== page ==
Effects of oily fish intake on cardiometabolic markers in healthy 8- to 9-y-old children: the FiSK Junior randomized trial

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Standard

Effects of oily fish intake on cardiometabolic markers in healthy 8- to 9-y-old children : the FiSK Junior randomized trial. / Vuholm, Stine; Rantanen, Jesper M; Teisen, Marie Nygaard; Stark, Ken D; Mølgaard, Christian; Christensen, Jeppe H; Lauritzen, Lotte; Damsgaard, Camilla Trab.

I: American Journal of Clinical Nutrition, Bind 110, Nr. 6, 2019, s. 1296-1305.

Publikation: Bidrag til tidsskriftTidsskriftartikelForskningfagfællebedømt

Harvard

Vuholm, S, Rantanen, JM, Teisen, MN, Stark, KD, Mølgaard, C, Christensen, JH, Lauritzen, L & Damsgaard, CT 2019, 'Effects of oily fish intake on cardiometabolic markers in healthy 8- to 9-y-old children: the FiSK Junior randomized trial', American Journal of Clinical Nutrition, bind 110, nr. 6, s. 1296-1305. https://doi.org/10.1093/ajcn/nqz233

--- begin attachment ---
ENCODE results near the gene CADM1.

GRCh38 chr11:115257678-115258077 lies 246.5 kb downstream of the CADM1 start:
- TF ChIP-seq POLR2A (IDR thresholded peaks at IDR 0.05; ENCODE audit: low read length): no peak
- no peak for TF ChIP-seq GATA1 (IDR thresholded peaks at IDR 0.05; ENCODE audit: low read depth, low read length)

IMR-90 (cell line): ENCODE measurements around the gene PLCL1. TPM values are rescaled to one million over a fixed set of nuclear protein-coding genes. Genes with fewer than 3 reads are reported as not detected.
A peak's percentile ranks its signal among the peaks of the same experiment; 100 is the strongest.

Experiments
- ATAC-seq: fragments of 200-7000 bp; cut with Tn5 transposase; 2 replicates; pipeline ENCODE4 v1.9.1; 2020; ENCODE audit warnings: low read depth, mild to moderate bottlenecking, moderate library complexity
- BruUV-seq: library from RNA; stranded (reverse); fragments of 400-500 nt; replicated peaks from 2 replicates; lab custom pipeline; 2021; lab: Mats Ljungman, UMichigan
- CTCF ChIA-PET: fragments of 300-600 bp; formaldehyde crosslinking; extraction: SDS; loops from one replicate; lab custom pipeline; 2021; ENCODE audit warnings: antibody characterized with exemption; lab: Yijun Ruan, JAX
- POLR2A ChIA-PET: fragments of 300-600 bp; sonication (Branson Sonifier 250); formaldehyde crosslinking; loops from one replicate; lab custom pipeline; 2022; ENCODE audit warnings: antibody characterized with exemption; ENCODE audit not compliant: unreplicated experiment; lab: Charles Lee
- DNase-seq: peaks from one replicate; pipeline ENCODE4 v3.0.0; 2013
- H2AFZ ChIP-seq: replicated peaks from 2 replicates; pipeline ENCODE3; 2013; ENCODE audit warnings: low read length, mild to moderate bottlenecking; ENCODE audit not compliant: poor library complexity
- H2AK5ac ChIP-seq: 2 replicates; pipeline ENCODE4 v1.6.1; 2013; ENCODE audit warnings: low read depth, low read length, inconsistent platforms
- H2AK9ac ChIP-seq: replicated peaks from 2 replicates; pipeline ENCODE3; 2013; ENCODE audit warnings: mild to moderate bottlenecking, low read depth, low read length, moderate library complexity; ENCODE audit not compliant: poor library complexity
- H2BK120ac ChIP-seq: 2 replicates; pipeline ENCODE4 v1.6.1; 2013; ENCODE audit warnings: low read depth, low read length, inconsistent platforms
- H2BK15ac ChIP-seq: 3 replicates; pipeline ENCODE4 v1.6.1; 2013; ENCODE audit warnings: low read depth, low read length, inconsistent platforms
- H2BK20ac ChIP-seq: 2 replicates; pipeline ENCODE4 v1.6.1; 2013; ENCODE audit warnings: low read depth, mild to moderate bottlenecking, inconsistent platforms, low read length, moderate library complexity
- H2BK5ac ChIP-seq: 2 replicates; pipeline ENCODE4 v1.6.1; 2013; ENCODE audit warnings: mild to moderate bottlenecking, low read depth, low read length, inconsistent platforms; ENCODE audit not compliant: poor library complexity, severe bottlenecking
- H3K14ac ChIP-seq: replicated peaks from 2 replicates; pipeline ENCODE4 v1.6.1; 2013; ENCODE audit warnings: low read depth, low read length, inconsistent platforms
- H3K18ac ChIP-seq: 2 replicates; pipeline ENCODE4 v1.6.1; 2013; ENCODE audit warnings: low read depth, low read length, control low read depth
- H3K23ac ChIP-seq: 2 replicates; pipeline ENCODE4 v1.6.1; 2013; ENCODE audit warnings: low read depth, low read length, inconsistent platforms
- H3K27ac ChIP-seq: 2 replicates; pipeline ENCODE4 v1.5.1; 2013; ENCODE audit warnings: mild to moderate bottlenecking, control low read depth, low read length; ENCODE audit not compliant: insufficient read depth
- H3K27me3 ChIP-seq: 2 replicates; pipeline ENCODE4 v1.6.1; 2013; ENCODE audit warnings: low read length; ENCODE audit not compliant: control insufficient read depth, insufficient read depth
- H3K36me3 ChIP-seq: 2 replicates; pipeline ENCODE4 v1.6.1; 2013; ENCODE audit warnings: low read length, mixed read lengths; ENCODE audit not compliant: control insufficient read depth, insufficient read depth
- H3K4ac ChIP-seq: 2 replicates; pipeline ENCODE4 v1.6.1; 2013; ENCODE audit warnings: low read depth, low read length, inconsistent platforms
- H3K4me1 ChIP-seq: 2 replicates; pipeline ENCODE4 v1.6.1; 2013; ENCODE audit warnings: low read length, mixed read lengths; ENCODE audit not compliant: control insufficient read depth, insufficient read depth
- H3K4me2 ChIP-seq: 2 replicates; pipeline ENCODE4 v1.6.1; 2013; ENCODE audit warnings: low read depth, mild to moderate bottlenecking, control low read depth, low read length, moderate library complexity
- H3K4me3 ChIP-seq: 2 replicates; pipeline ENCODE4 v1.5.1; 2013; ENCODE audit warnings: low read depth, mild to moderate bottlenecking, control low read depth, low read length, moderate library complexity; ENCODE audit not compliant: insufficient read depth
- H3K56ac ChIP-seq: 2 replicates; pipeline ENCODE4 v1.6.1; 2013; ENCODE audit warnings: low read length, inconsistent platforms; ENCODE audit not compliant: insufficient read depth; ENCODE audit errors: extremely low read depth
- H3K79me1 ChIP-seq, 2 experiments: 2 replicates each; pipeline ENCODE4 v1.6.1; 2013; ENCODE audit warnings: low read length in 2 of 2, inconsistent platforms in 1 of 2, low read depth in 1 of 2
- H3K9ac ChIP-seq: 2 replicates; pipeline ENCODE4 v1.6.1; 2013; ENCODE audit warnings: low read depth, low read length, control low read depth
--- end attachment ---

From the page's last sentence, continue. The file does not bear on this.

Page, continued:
APA

Vuholm, S., Rantanen, J. M., Teisen, M. N., Stark, K. D., Mølgaard, C., Christensen, J. H., ... Damsgaard, C. T. (2019). Effects of oily fish intake on cardiometabolic markers in healthy 8- to 9-y-old children: the FiSK Junior randomized trial. American Journal of Clinical Nutrition, 110(6), 1296-1305. https://doi.org/10.1093/ajcn/nqz233

Vancouver

Vuholm S, Rantanen JM, Teisen MN, Stark KD, Mølgaard C, Christensen JH o.a. Effects of oily fish intake on cardiometabolic markers in healthy 8- to 9-y-old children: the FiSK Junior randomized trial. American Journal of Clinical Nutrition. 2019;110(6):1296-1305. https://doi.org/10.1093/ajcn/nqz233

Author

Vuholm, Stine ; Rantanen, Jesper M ; Teisen, Marie Nygaard ; Stark, Ken D ; Mølgaard, Christian ; Christensen, Jeppe H ; Lauritzen, Lotte ; Damsgaard, Camilla Trab. / Effects of oily fish intake on cardiometabolic markers in healthy 8- to 9-y-old children : the FiSK Junior randomized trial. I: American Journal of Clinical Nutrition. 2019 ; Bind 110, Nr. 6. s. 1296-1305.

Bibtex

@article{aba59599708b4ed88714a65f32a9b77b,
title = "Effects of oily fish intake on cardiometabolic markers in healthy 8- to 9-y-old children: the FiSK Junior randomized trial",